Rounding program reduces hospital readmission risk
By JULIE MINDA
Insurers — most notably Medicare — are influencing how and where care is delivered. With a growing focus on value-based purchasing and risk sharing, payers are incenting providers to move hospital patients into skilled nursing facilities for recuperative and rehabilitative treatments and to do so without increasing the risk a patient will relapse.
But unlike hospitals, nursing facilities generally don't have physician specialists in-house to frequently assess patients' progress and alter care plans dynamically. To meet the challenge of caring for more acute medical issues in a subacute setting, Bon Secours Maria Manor Nursing & Rehabilitation Care Center in St. Petersburg, Fla., has recruited physician specialists to treat patients at the skilled nursing facility. It did so by making the case that the specialists' involvement on-site would improve patient care outcomes and reduce avoidable hospital readmissions.
Dr. Mihaela Soran, a geriatrician who is medical director of Maria Manor and treats patients there, said, "In skilled nursing you're caring for the most complex and frail population, so having physicians actively involved in managing (patients with) conditions with the highest rates of rehospitalization, I think is a very good situation.
"The patients are happy, they're being seen by specialists — it's a great way to go forward," she said. Participating physicians also benefit because they're able to get more involved in their patients' care, including by getting more valuable information from nursing staff during in-person conversations.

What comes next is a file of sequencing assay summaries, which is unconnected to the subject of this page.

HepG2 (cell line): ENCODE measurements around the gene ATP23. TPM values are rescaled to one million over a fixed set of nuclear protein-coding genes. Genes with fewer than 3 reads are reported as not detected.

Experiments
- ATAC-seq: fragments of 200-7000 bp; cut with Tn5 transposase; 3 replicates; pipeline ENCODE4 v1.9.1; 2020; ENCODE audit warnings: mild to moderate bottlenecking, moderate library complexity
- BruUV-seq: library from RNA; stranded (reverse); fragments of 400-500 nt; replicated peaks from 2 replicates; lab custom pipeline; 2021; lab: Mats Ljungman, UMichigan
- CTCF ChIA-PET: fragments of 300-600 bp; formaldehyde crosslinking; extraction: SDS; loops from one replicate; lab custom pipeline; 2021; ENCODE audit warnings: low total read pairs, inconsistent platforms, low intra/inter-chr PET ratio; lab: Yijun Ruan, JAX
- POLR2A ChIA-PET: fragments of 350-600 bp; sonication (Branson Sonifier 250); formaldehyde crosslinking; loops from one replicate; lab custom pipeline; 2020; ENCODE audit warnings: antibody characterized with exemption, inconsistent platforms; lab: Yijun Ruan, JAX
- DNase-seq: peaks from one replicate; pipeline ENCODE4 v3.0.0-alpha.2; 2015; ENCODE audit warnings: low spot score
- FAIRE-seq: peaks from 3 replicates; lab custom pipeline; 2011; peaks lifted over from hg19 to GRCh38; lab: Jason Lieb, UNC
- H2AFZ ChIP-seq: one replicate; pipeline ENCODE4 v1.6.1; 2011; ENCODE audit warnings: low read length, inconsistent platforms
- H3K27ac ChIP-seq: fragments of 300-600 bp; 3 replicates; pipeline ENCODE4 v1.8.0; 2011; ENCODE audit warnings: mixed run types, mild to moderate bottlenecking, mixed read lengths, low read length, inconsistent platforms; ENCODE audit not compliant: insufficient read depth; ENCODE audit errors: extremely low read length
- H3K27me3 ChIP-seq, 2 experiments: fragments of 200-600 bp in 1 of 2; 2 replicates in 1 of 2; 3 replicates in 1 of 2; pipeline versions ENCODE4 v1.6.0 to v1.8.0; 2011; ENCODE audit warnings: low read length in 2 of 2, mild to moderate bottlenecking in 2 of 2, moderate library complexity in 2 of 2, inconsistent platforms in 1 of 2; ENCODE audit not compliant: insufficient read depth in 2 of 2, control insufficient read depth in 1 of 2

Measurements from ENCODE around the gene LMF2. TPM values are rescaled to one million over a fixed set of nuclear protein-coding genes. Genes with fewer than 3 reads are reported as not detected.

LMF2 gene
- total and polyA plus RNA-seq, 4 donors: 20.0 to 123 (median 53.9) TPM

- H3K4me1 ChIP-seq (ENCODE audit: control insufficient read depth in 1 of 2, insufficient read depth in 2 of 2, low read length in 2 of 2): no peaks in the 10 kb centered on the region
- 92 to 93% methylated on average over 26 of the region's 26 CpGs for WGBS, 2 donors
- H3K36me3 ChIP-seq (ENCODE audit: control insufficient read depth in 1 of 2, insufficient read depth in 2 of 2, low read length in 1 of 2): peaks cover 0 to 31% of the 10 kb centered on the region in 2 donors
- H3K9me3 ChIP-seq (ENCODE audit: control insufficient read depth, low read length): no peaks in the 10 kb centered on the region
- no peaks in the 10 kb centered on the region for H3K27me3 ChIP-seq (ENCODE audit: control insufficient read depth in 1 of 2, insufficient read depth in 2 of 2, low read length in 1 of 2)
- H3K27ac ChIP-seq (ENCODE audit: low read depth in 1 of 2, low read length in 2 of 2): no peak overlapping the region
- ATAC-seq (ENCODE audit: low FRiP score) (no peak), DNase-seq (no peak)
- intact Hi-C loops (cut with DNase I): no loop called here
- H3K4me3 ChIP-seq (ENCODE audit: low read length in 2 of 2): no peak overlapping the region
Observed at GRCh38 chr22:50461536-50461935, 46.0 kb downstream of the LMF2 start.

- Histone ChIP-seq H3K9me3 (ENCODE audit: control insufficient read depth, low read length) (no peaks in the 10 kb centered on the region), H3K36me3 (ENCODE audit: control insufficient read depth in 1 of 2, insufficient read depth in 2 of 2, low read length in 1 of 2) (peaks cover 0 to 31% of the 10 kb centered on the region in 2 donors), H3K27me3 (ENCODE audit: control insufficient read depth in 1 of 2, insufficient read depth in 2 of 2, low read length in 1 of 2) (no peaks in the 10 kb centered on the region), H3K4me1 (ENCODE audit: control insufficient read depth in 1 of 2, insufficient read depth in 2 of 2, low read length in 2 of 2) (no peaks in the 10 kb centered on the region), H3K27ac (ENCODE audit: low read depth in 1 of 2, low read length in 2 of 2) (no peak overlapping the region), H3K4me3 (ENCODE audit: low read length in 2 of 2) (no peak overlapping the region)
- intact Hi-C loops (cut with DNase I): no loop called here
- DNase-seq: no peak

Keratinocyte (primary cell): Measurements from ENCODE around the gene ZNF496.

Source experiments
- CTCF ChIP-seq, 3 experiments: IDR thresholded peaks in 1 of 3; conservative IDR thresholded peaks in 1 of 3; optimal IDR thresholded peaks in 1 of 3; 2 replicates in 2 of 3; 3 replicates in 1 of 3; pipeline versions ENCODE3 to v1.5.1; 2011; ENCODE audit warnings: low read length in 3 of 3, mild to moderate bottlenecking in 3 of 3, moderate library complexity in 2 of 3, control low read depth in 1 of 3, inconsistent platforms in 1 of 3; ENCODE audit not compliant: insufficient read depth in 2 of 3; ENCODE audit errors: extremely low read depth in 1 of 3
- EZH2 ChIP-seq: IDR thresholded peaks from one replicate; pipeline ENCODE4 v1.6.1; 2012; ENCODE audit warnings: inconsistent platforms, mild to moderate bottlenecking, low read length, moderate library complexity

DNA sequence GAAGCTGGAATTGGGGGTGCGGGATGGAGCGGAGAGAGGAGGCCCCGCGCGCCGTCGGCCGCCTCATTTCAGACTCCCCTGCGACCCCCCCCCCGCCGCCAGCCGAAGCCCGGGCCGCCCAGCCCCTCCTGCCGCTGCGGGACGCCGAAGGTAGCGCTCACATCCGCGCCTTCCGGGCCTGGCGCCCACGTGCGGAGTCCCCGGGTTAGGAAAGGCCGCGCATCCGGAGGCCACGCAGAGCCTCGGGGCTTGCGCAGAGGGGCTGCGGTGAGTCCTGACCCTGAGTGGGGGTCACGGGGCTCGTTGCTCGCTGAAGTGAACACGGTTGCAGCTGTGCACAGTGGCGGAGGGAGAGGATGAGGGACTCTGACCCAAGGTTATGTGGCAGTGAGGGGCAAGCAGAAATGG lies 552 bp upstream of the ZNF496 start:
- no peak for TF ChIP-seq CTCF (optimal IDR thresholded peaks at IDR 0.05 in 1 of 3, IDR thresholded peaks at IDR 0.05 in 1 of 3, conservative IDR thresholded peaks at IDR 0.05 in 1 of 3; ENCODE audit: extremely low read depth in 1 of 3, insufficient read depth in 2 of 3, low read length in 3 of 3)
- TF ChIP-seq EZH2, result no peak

The 274-bed Maria Manor offers skilled nursing, rehabilitation and long-term care nursing. It has a dedicated 32-bed unit for short-term rehab patients. The facility is part of Bon Secours St. Petersburg Health System, which operates a 102-unit assisted living facility adjacent to Maria Manor as well as home care services around Tampa Bay. Maria Manor's short-term rehabilitation residents have an average length of stay of about 30 days; and most of its short-term rehab patients and long-term care residents are dually eligible for Medicare and Medicaid.
Currently four private practice physician specialists round at least monthly at Maria Manor. In addition to Soran, they include a pulmonologist, a cardiologist and an orthopedist. An effort is under way to recruit an endocrinologist and a neurologist. The specialists can treat any Maria Manor resident in need of specialty care.